[WILD_SEAS] Doplhin-safe Tuna

From: wildnet@ecoterra.net
Date: Wed Jul 19 2000 - 13:59:43 EDT


Forwarded to us only now, but interesting also for the European market.

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Forwarded from France. Best regards to you all. Bernard Blanc.

Judge Strikes Down Dolphin Decision

The Associated Press
Apr 12 2000 4:03AM ET

SAN FRANCISCO (AP) - The Clinton administration's attempt to loosen
standards for ``dolphin-safe'' tuna has been blocked by a federal judge,

preventing the label from being used on cans of fish caught with nets
that also snare dolphins.

U.S. District Judge Thelton Henderson said the Commerce Department
improperly concluded the change would not have a significant adverse
impact on dolphins.

The ruling came Tuesday in a lawsuit filed by critics who have argued
that the labeling change amounted to a weakening of U.S. laws protecting

dolphins.

The Commerce Department had planned to allow the ``dolphin-safe'' label
for tuna imported from Mexico, which has the largest tuna fleet. Its
boats in the eastern tropical Pacific drop encircling nets that trap
tuna and the dolphins that swim beneath the fish. The dolphins are
released.

The agency last year said it lacked evidence that the nets harmed
dolphins. Under a 1997 law, if that finding were finalized, it would
allow tuna
caught that way to be labeled ``dolphin-safe'' as long as observers on
the boats verified that no dolphins were hurt in nets.

But Henderson said the department failed to complete testing of dolphins

that were repeatedly captured and released - a test required by the 1997

law.

``A decision to change the label - without the benefit of any results
from the critical stress research projects - cannot be squared with
Congress'
clear intent,'' Henderson wrote.

The judge said the label change must not happen until the agency
considers preliminary results from the tests now under way and issues a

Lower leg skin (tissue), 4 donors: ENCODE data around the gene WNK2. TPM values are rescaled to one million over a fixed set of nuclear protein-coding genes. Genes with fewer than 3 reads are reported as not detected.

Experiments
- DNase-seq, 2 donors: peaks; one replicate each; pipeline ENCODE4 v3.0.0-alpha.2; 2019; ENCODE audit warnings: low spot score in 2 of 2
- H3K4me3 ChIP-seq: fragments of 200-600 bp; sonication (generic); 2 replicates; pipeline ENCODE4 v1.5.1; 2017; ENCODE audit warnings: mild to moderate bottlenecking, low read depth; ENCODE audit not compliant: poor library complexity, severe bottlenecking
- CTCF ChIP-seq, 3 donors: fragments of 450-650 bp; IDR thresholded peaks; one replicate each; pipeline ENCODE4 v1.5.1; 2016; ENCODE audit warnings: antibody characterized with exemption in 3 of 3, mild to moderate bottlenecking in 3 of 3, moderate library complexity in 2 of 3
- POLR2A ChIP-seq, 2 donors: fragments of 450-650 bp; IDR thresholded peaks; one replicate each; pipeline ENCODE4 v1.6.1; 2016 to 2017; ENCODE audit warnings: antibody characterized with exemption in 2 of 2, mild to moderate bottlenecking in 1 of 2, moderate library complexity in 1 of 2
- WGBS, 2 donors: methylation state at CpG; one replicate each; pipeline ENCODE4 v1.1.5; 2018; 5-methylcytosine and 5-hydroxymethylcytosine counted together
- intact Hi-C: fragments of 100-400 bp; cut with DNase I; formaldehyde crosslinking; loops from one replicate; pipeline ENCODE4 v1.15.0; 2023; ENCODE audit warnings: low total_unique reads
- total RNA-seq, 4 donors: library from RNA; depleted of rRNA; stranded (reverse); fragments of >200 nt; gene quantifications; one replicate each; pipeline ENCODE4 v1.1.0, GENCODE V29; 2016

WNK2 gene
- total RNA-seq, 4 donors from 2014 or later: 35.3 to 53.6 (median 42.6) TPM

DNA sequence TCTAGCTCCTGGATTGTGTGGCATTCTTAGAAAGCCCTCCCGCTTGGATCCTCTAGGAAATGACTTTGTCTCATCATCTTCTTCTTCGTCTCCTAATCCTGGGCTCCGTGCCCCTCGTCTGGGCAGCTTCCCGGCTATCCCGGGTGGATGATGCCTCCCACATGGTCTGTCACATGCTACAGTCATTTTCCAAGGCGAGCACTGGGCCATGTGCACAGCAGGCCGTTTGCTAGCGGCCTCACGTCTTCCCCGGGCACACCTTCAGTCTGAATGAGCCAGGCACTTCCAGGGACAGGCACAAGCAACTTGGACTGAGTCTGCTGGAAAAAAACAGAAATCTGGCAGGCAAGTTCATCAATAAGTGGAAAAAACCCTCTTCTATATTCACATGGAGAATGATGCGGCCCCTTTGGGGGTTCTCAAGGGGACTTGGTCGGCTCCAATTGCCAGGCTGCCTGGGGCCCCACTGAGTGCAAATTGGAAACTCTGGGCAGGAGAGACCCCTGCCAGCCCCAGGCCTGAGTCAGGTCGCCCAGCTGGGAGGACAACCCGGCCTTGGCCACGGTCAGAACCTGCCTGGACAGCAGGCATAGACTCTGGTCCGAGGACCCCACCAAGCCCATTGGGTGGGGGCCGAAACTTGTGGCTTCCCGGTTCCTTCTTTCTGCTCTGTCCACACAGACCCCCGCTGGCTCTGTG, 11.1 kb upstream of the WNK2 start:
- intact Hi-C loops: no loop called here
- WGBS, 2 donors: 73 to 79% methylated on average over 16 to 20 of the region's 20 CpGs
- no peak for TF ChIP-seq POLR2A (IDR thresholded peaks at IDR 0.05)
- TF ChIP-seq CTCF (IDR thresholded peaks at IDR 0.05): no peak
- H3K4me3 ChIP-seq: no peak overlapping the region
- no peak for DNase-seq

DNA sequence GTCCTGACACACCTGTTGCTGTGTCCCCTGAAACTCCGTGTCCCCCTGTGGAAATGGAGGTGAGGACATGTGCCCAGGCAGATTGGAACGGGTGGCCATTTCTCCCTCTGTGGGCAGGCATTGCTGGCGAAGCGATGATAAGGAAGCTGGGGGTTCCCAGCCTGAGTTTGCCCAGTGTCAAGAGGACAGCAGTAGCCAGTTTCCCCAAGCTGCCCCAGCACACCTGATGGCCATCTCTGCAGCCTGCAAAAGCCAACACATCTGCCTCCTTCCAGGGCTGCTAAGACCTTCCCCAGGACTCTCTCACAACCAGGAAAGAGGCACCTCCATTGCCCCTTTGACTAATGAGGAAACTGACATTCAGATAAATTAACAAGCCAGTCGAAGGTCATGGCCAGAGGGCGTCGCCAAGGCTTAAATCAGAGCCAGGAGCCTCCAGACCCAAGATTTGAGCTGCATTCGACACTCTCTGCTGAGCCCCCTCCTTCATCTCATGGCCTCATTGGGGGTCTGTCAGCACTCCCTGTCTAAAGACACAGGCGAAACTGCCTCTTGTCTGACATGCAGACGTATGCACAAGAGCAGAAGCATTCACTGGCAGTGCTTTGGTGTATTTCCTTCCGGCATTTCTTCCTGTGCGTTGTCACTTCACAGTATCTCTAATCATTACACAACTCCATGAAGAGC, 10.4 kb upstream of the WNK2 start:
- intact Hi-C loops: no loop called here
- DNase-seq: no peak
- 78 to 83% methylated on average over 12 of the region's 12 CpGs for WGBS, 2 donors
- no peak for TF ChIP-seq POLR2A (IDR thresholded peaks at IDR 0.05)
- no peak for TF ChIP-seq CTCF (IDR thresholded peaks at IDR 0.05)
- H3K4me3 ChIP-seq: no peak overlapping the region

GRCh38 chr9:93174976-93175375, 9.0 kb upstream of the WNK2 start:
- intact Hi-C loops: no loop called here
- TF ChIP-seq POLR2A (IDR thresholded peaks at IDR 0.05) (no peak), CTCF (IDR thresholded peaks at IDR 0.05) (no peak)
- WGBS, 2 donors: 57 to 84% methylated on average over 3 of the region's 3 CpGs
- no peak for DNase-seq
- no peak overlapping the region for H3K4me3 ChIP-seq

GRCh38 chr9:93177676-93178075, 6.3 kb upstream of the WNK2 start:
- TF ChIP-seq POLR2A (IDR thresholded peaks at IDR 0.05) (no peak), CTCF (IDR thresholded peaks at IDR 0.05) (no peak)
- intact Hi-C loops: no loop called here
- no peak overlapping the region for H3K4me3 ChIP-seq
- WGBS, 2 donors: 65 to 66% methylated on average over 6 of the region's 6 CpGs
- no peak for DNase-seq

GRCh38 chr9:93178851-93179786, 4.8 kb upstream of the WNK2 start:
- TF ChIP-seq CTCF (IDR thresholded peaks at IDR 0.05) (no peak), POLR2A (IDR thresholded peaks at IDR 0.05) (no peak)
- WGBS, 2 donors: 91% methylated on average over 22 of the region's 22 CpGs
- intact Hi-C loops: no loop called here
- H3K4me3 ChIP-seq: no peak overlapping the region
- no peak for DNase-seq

new
finding based on those results.

The first samples from those tests should be available in several
months, said Jim Lecky, an assistant regional administrator with the
National
Marine Fisheries Service.

The judge did not address the 1997 law lifting the import ban on tuna
caught with the nets, only whether the label could be used when tuna is
known to be caught that way.

White House spokesman James Kennedy said the government needed to study
the ruling before deciding its next step.

Fishing nets were once responsible for the death of more than 100,000
dolphins a year. But the annual dolphin death toll has declined to no
more
than 3,000 in recent years. The first protective federal laws were
passed in 1972. The ``dolphin-safe'' labeling statute was approved in
1990.

The three major tuna processors - Star-kist, Chicken of the Sea and
Bumble Bee - have all said they would continue using only tuna caught by

methods other than net encirclement. The three processors share about 90

percent of the U.S. tuna market.

David Phillips, director of Earth Island Institute's marine mammal
project, was pleased with the court ruling.

``This is a tremendous rebuke to President Clinton, Vice President Gore
and the free-trade bureaucrats who sold out dolphin protection to
accommodate a handful of foreign fishing companies, killing dolphins to
catch tuna,'' he said.

But the labeling change had the support of such groups as Greenpeace,
the Center for Marine Conservation and the Environmental Defense Fund.

These organizations say the strict adherence to when the label can be
used has blocked international cooperation aimed at protecting dolphins.

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check it out at: <http://www.angelfire.com/mi/smilinks/thirdeye.html>



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